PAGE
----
Pasargadae Tomb in Shiraz, Iran.

Was the Magnificent Monumental Tomb of Pasargadae Really Built for Cyrus the Great?

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The tomb of Cyrus the Great is the name given to a monument located in the ancient Persian city of Pasargadae. This city was founded by Cyrus, and served as the capital of the Achaemenid Empire until his successor, Cambyses II, moved it to Susa. The structure is found not far from the palaces of Pasargadae. This monument has been hailed as an exceptional example of the first phase of royal Achaemenid art and architecture.

The Tomb’s Construction

The Tomb of Cyrus the Great consists of two sections – a lower part and an upper part. The lower part is in the form of a stepped platform, which is reminiscent of Mesopotamian ziggurats. Some researchers have suggested that the monuments of Urartu served as models for this part of the tomb. Yet others have pointed to structures from Lydia and Phrygia as the inspiration behind the stepped platform. It may be worth pointing out that Urartu, Lydia, and Phrygia were areas conquered by Cyrus. As for the upper part of the tomb, it may be further divided into two sections – the tomb chamber itself, and a room above it, of which the exact function remains unknown.

Tomb of Cyrus, stepped platform with room above

Tomb of Cyrus, stepped platform with room above. ( CC BY SA 4.0 )

Historical Records Mentioning the Tomb

Pasargadae gradually lost its importance after the passing of Cyrus and it never regained its former glory. Nonetheless, Pasargadae and the tomb of Cyrus are mentioned in ancient sources thanks to another empire builder, Alexander the Great. When the Macedonian king had conquered the Persian Empire, one of the places he went to visit was the city of Pasargadae. Alexander admired Cyrus greatly, and intended to pay his respects to the dead king. Having done so, he ordered the tomb to be repaired, as it had deteriorated. An account of Alexander’s visit was written by one of the king’s companions, Aristobulus. This, however, has been lost, and today only quotations about the event survive in the works of other historians.

Pasargadae, by Eugène Flandin, 1840

Pasargadae, by Eugène Flandin, 1840. ( Public Domain )

Nevertheless, we learn from these quotations about the contents of Cyrus’ tomb. For example, the king’s sarcophagus is recorded to have been made of gold and it had an inscription in Old Persian. According to Arrian, the inscription is as follows:

“Passer-by, I am Cyrus, who founded the Persian Empire and was king of Asia. Grudge me not, therefore, this monument.”

This epitaph has also been mentioned by other ancient authors, such as Plutarch and Strabo, though with minor variations. Neither has this inscription been seen anywhere on the remaining structures in the vicinity of the tomb, nor has the reported gold sarcophagus of the king been found.

‘I am Cyrus’ inscription in Old Persian, Elamite and ‌Akkadian languages. It is carved on a column in Pasargadae.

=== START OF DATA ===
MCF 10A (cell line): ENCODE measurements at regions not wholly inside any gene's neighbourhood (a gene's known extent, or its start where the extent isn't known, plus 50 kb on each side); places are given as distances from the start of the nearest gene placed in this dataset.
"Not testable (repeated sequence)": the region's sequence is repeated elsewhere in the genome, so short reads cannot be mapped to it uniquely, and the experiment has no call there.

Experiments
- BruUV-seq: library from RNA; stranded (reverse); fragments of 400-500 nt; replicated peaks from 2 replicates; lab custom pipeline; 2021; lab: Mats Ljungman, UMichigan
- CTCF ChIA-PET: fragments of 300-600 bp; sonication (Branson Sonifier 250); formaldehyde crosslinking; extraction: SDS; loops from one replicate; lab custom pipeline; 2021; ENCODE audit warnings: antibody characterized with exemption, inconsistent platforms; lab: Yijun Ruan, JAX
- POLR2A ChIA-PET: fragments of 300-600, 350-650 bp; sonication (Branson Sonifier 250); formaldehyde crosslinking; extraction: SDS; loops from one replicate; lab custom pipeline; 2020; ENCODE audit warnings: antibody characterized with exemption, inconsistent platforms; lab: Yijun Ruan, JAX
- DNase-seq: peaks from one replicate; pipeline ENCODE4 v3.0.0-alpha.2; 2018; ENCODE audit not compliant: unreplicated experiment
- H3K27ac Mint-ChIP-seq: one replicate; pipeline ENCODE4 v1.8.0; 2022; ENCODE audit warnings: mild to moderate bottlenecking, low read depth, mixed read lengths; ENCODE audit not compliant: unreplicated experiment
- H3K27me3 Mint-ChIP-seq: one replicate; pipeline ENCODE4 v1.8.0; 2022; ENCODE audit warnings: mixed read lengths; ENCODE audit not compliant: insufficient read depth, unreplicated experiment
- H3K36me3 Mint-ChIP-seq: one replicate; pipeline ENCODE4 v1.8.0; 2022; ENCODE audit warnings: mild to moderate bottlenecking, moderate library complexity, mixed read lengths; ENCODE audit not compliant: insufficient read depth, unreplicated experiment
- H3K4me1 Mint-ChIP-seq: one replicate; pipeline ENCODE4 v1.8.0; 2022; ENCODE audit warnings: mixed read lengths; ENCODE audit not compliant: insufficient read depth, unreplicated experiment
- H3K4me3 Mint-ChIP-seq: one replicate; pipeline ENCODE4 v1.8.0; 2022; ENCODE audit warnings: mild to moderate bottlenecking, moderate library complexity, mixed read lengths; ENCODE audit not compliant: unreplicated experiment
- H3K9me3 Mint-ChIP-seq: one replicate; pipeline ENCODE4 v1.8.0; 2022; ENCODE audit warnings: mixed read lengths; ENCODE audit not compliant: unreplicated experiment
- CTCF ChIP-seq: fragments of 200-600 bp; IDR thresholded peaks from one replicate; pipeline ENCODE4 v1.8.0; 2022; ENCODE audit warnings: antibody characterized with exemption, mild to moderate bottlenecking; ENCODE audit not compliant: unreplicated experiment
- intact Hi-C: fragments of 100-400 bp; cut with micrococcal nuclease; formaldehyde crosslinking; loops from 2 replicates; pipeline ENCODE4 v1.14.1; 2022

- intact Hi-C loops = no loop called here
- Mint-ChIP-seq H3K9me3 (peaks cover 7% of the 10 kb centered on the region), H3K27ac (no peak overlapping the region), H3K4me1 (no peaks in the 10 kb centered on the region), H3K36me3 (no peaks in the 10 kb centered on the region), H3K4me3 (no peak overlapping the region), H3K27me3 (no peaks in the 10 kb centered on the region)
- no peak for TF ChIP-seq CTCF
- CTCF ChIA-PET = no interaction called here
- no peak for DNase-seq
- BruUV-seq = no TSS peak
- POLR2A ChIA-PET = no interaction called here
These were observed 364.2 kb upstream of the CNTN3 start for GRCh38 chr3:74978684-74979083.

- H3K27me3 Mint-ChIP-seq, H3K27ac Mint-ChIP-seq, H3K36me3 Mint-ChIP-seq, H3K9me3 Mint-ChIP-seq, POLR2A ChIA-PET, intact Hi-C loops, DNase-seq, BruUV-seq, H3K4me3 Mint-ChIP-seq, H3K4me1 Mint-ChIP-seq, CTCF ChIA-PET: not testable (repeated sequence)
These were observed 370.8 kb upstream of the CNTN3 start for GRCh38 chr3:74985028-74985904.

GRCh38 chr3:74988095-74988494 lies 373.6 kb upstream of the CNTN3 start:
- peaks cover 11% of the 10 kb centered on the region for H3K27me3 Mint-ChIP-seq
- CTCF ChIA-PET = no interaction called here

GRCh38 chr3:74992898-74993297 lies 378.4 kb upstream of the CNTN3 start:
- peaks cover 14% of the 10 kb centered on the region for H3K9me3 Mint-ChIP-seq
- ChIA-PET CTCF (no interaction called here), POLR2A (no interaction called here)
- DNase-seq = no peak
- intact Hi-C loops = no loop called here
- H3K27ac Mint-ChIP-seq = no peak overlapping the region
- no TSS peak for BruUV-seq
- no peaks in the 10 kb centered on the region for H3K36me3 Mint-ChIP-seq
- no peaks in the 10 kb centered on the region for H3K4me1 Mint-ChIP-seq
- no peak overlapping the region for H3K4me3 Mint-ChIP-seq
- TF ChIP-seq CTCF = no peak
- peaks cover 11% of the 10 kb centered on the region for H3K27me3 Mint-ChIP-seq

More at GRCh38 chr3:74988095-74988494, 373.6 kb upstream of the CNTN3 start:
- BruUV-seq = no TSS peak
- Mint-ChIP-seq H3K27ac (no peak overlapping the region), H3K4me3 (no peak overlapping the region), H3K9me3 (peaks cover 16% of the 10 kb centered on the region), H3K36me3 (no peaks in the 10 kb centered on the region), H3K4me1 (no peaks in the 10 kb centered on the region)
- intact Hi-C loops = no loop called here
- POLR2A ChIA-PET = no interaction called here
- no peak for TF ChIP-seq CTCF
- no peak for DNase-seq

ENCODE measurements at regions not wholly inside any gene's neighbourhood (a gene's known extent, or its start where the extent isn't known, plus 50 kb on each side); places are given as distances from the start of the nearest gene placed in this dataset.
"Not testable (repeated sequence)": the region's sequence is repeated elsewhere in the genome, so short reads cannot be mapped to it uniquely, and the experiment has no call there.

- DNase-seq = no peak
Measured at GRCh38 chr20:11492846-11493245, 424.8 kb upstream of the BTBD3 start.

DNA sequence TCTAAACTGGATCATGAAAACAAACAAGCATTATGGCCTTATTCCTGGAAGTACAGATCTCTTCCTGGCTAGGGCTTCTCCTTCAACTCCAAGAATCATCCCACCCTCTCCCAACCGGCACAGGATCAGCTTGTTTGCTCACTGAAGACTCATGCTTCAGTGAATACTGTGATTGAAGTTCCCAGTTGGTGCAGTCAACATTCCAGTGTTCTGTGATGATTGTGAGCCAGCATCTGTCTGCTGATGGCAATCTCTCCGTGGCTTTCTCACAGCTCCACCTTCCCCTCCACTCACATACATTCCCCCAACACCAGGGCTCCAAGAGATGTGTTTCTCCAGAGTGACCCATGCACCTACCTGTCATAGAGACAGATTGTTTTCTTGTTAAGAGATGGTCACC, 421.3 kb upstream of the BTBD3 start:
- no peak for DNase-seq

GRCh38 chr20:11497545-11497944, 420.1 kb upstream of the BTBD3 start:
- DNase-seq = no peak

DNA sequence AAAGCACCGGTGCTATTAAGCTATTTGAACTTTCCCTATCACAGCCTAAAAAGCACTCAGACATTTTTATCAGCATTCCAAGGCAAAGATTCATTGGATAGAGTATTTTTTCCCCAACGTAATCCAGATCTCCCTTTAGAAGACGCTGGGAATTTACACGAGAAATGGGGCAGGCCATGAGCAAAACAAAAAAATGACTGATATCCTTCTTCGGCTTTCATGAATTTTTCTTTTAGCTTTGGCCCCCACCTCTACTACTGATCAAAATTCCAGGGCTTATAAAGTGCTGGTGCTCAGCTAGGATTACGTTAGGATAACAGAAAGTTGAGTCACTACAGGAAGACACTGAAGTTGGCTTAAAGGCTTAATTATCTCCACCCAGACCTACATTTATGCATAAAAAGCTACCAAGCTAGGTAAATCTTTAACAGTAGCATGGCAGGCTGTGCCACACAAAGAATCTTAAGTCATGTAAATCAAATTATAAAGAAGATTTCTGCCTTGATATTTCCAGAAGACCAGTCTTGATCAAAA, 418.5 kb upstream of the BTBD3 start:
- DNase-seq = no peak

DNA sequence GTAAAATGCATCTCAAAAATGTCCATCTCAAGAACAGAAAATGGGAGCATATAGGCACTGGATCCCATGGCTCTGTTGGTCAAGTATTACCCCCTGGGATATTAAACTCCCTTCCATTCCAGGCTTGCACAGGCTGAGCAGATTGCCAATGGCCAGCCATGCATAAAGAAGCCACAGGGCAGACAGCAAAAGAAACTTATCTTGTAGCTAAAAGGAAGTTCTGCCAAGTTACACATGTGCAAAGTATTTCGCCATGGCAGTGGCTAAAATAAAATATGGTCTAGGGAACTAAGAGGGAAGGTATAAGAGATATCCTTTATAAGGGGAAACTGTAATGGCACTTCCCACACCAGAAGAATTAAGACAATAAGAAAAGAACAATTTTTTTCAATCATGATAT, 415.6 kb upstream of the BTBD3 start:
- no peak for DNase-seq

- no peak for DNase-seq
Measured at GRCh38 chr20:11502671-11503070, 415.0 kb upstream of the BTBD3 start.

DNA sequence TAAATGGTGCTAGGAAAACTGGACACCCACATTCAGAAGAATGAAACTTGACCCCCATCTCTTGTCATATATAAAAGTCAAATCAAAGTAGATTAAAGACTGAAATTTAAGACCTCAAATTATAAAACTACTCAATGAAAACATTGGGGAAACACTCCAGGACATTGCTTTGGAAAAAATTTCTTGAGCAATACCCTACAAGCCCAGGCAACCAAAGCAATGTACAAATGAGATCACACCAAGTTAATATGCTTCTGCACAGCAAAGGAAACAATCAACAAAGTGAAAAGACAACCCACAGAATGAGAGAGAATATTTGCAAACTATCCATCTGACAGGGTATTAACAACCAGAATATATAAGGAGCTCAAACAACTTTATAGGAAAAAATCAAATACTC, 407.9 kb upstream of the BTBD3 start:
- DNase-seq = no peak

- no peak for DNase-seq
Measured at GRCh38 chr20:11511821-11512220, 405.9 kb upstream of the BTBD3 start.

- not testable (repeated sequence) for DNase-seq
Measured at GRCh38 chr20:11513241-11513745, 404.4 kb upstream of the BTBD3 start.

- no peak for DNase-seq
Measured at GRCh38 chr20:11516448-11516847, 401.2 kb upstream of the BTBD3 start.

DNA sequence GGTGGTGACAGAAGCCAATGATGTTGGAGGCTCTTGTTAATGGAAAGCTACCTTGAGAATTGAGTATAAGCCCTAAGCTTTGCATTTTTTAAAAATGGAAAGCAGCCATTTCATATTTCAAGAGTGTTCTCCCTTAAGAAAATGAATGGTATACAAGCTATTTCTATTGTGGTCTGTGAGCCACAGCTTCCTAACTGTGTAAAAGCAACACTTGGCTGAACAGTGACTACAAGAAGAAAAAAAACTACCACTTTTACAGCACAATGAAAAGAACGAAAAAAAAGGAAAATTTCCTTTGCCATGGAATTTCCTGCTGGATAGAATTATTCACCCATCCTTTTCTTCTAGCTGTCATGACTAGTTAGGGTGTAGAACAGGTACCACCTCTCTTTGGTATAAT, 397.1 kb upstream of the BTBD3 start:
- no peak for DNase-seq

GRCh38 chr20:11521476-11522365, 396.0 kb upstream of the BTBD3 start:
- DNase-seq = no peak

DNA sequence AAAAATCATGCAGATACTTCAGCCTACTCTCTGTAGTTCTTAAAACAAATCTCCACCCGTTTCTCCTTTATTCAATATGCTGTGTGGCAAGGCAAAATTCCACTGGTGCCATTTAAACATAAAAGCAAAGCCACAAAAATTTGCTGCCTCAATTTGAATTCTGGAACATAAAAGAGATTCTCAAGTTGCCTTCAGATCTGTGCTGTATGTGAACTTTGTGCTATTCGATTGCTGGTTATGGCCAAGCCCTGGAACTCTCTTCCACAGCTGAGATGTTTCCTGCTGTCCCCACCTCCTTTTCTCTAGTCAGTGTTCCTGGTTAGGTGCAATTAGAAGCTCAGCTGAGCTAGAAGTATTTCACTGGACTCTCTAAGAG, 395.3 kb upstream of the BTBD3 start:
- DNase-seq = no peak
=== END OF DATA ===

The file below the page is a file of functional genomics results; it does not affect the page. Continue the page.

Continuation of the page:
‘I am Cyrus’ inscription in Old Persian, Elamite and ‌Akkadian languages. It is carved on a column in Pasargadae. ( CC BY-SA 3.0 )

Questioning the Tomb Owner’s Identity

Around the middle of the 7th century AD, the Sassanian Empire, which had ruled Persia since the 3rd century AD, came to an end following the Islamic conquest of the region. It has been stated that the victorious Arabs had planned to destroy the tomb of Cyrus as they entered Iran. According to tradition, the locals succeeded in dissuading the Arabs from doing so by telling them that the tomb actually belonged to the mother of the Biblical King Solomon. As a result of this ruse, the structure was saved, and the monument became known as Qabr e Madar e Soleiman (which means ‘Grave / Tomb of Solomon’s Mother’).  

In time, the location of Cyrus’ tomb was lost. During the late 1920s, a German archaeologist by the name of Ernst Herzfeld visited Pasargadae and began to map and photograph the ancient city. Based on the writings of ancient authors, Herzfeld determined that the so-called ‘Grave / Tomb of Solomon’s Mother’ was in fact the tomb of Cyrus.

When Herzfeld made this ‘discovery’ the tomb was empty and it is assumed that it has been looted at some point of time in the past. Without much supporting evidence, it is indeed difficult to say for certain that the monument is indeed the tomb of the famous Persian monarch. Nevertheless, this designation has stuck.


Dear Sirs

Many years ago I started to search the morphology and rehythmology of the Tomb of Cyrus the Great, when I discovered some strange and imported details which never have been mentioned before.
In 1985, I had the opportunity to present it in S.O.A.S., receiving the congratulations of Professor David Stronach about my discovery.
It would be my great pleasure to see it published in Ancient Origins.
I am professor of Bioclimatic Architecture, also specialized in constructions for handicapped children, reconstruction and repairing of historical and ancient buildings.

Yours Truly
Dr. Arsham Momeni

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